About 380 families (1,100 people) live in the community Piquiá de Baixo in the municipality of Açailândia (Maranhão). They are surrounded by five pig iron industries - Vienna Siderúrgica S/A, Siderúrgica do Maranhao S/A, Companhia Siderúrgica Vale do Pindaré, Fergumar Ferro Gusa do Maranhão Ltda e Gusa Nordeste S/A.
The pig iron industries are supplied by the mining company Vale, which has one of the company's most important railway loading yards in the city, which, in addition to supplying iron ore to the industries in Açailândia, delivers fuel and collects grains .
Piquiá de Baixo is one of the oldest neighborhoods of Açailândia. The region of açailândia was occupied by migrants from the 1960s and the municipality was founded in the 1981. The pig iron industries arrived in the second half of the 1980s, with the beginning of the mineral exploration in Carajás by Vale (former CVRD).
The extraction of native wood for the production of charcoal to be used in the pig iron industries was responsible for large deforestation of native forest and, later, also for stimulating the eucalyptus plantations in the region. The productive process of coal uses precarious production systems, which are highly negative for workers and the environment. It also generates large amounts of pollutants, mainly carbon monoxide, which has serious effects on health, such as respiratory diseases [6, 8].
Since 2007, the Associação de Moradores de Piquiá de Baixo (the Association of Residents of Piquiá de Baixo) has forwarded complaints to different agencies about the gravity of the situation due to the high levels of pollution. During this period, the Association gained the support of the Centro de Defesa da Vida e dos Direitos Humanos de Açailândia (CDVDH) and of the Missionários Combonianos – a congregation of the Catholic Church that articulated a network of resistance of those affected by Vale’s Carajás Railroad originating the Rede Justiça nos Trilhos in 2007. In the same period, environmental and public health technical reports were conducted attesting that rates of skin disease, respiratory and vision ailments in the population are much higher than the national average.
In 2008, the Association held a consultation with all Piquiá residents and they decided unanimously chose to fight for their collective resettlement in a new location, free from contamination. The community emphasizes that they would never have wanted to leave their lands, but they decided to do so because of the socioenvironmental impacts of pig iron production, especially the ones related with health conditions that affect seriously children, pregnant women and the elderly . The case attracted the attention of human rights organizations nationally and internationally.
In 2011, the Justiça nos Trilhos, with the support of Fédération internationale des droits de l'homme (FIDH) and Justiça Global, published a report analyzing Vale's role in the conflict, the history of affected communities and the main violations of human rights and health problems in Açailândia. According to the report, 65.2% of people had respiratory problems in Piquiá de Baixo . In March 2011, the State Public Prosecutor, defending the urgency of the resettlement of the community of Piquiá de Baixo, instituted a Public Civil Inquiry with the objective of analyzing the injuries to the citizenship right in Piquiá and identifying those responsible for them. The Inquiry was the basis for the Conduct Adjustment Agreement (TAC), firmed in May 2011, which determined actions and procedures for the "Resettlement Program for the Families of the Piquiá de Baixo Community."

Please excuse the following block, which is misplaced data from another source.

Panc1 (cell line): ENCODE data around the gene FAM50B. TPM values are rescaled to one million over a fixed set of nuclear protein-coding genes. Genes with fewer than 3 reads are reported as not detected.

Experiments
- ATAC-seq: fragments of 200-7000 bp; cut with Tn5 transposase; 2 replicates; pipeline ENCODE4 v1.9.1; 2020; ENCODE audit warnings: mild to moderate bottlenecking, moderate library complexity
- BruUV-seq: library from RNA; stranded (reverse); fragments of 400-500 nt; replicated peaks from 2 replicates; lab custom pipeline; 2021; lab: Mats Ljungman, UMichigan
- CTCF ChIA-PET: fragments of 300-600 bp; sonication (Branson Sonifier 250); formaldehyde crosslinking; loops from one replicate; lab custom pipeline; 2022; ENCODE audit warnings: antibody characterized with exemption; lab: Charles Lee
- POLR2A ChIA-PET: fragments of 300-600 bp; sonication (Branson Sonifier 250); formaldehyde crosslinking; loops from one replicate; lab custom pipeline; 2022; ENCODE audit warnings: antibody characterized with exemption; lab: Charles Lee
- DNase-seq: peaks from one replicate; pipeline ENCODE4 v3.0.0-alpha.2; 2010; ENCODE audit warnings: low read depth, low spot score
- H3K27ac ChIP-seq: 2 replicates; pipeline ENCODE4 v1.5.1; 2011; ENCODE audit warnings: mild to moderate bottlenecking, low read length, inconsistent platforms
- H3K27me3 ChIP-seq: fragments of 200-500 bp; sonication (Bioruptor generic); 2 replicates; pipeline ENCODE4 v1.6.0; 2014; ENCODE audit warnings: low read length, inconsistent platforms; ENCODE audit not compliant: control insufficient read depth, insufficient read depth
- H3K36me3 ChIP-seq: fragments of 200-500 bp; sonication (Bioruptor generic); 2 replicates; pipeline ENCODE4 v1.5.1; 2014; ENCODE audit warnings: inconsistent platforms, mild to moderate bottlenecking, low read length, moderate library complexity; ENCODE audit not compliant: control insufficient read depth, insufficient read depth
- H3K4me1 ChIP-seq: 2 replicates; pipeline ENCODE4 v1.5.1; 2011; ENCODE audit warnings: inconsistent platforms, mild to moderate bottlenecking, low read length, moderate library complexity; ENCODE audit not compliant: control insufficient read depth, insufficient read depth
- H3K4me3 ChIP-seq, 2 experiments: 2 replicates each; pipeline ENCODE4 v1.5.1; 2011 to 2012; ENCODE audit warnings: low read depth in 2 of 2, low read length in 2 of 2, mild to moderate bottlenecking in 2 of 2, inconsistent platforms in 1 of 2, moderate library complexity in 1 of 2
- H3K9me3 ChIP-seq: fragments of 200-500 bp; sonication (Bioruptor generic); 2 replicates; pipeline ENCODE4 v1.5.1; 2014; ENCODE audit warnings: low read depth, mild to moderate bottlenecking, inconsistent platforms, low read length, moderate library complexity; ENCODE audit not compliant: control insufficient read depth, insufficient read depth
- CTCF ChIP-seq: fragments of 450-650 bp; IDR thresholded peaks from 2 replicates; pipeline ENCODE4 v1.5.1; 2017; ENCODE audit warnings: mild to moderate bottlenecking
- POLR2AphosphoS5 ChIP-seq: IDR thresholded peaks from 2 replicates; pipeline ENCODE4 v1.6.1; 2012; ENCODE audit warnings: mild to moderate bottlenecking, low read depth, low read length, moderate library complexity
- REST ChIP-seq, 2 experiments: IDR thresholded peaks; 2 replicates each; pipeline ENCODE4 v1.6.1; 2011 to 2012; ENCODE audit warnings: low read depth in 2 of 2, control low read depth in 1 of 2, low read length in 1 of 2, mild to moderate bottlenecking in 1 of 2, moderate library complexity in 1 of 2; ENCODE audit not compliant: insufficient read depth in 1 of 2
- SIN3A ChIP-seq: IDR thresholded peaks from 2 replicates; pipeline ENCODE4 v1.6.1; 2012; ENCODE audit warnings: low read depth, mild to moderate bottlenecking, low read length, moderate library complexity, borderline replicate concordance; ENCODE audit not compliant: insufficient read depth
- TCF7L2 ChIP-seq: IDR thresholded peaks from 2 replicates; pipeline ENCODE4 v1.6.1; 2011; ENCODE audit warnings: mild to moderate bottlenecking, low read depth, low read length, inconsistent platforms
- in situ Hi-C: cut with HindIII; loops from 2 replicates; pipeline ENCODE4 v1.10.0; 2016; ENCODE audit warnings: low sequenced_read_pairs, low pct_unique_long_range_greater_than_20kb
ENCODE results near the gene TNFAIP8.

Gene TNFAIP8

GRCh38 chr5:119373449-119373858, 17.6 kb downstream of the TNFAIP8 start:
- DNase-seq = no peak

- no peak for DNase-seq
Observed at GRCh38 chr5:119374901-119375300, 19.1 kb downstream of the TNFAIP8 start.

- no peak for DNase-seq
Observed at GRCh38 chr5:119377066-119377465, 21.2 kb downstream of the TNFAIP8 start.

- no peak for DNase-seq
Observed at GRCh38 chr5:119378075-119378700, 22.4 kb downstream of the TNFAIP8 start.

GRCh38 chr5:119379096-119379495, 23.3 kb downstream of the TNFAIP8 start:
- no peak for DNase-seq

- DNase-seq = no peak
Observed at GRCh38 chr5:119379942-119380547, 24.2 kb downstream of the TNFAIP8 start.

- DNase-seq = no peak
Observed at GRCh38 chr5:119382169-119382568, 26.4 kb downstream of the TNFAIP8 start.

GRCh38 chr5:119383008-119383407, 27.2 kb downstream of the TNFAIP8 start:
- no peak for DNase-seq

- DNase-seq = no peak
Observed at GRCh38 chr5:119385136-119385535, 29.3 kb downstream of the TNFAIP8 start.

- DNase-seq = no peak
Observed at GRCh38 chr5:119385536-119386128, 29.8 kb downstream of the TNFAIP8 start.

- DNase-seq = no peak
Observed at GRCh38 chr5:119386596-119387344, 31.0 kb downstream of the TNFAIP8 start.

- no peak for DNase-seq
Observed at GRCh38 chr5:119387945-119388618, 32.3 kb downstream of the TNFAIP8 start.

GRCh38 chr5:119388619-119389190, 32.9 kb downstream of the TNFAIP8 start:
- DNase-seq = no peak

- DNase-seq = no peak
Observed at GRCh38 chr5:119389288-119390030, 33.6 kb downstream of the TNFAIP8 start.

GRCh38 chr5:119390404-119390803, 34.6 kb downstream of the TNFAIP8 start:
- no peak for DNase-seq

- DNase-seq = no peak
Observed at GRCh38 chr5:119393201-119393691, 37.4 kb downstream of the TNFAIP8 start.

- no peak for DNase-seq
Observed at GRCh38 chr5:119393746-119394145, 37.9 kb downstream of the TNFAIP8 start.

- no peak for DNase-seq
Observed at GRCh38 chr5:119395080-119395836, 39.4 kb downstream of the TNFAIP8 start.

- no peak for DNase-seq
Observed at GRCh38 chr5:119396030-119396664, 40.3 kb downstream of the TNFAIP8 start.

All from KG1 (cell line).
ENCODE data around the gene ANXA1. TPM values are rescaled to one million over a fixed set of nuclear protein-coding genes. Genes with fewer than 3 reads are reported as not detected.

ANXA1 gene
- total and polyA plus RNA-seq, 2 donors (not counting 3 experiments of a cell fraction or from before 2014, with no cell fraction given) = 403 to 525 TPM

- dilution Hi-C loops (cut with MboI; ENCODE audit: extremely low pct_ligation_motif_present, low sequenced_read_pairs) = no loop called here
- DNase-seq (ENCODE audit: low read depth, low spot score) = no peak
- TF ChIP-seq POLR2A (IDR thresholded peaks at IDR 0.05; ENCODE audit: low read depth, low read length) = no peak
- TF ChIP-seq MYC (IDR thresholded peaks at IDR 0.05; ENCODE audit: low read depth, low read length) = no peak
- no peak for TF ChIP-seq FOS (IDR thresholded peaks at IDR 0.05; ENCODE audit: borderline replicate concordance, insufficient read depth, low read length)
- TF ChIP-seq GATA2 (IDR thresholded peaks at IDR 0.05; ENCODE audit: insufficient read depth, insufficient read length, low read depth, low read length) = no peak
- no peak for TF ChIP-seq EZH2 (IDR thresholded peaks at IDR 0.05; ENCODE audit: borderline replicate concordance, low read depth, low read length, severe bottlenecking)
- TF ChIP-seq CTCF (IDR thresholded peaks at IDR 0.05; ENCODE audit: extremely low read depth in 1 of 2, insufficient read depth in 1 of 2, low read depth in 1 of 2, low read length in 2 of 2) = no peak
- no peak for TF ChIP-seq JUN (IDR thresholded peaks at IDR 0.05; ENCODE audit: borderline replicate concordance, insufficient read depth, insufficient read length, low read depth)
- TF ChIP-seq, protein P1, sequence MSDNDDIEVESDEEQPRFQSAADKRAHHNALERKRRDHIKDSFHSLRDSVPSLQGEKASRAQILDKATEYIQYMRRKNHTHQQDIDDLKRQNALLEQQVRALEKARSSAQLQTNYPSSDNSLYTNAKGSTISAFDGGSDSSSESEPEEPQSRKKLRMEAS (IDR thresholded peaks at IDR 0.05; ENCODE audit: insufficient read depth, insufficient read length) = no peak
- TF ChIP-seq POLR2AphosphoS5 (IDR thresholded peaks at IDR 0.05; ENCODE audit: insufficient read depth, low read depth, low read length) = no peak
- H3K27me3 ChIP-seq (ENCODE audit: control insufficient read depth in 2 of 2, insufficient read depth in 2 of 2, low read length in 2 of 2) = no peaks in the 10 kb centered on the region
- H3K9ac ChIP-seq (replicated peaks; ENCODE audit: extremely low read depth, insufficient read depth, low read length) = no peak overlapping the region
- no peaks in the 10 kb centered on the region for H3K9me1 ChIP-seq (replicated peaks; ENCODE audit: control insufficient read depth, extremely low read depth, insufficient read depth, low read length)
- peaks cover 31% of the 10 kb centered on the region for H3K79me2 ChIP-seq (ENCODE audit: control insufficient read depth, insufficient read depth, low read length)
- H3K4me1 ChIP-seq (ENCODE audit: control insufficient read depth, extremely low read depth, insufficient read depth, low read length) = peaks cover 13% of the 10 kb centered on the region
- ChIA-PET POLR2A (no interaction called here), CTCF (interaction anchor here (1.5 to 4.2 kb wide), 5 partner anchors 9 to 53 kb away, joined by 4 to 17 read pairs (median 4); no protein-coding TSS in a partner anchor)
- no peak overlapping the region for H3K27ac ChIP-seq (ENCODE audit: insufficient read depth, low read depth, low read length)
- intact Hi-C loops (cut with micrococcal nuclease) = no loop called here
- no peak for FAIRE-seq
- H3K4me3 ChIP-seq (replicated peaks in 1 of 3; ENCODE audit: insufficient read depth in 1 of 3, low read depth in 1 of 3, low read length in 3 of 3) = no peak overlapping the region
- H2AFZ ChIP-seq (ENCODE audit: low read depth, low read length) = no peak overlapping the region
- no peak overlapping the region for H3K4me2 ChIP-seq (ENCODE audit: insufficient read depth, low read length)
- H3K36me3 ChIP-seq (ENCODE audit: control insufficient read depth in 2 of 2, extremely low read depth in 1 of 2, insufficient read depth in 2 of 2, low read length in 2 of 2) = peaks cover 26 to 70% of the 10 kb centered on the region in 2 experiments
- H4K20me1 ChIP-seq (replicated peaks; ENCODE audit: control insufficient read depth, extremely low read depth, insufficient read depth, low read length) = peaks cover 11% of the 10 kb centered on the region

These measures would be carried out through the expropriation of a 38-hectare site called Sítio São João by the Açailândia prefecture, and the compensation of this expropriation to be paid by the organization of pig iron companies of Maranhão – Sindicato das Indústrias de Ferro Gusa do Estado do Maranhão (Sifema) . In the following year, the community faced many obstacles and delays to enable the continuation of the resettlement process. Sifema delayed the transfer of funding needed to build the new neighborhood and Vale didn’t recognize its responsibility in the conflict [1, 2].
In 2014, the community of Piquiá, with support from the MST, blocked access to Açailândia pig iron industries to pressure Sifema to make the agreed payments . In 2014, the new community project was presented and approved by Caixa Econômica Federal and in 2015 was selected by the Ministry of Cities, which guaranteed about 60% of the (public) resources needed to build the new neighborhood. Of the U$ 7 million needed for the infrastructure of the new neighborhood, only U$ 500,000 (7.5%) were contributed by pig iron companies (Sifema), and another U$ 1.5 million were agreed, after much pressure, with Vale SA and Vale Foundation .
In 2018, the Associação de Moradores de Piquiá de Baixo wrote: “For more than 10 years, the community of Piquiá de Baixo has been waging a struggle to be resettled in a place far from pollution. The process could have been more agile if it were not for the companies' resistance to recognize their responsibility and to effectively participate in the composition of resources for resettlement” . Finally, after ten years of struggle, by the end of 2018, the works for the construction of the resettlement of Piquiá de Baixo are about to begin. And the name of the new neighborhood could not be more symbolic: Piquiá da Conquista (Piquiá of the Conquest) .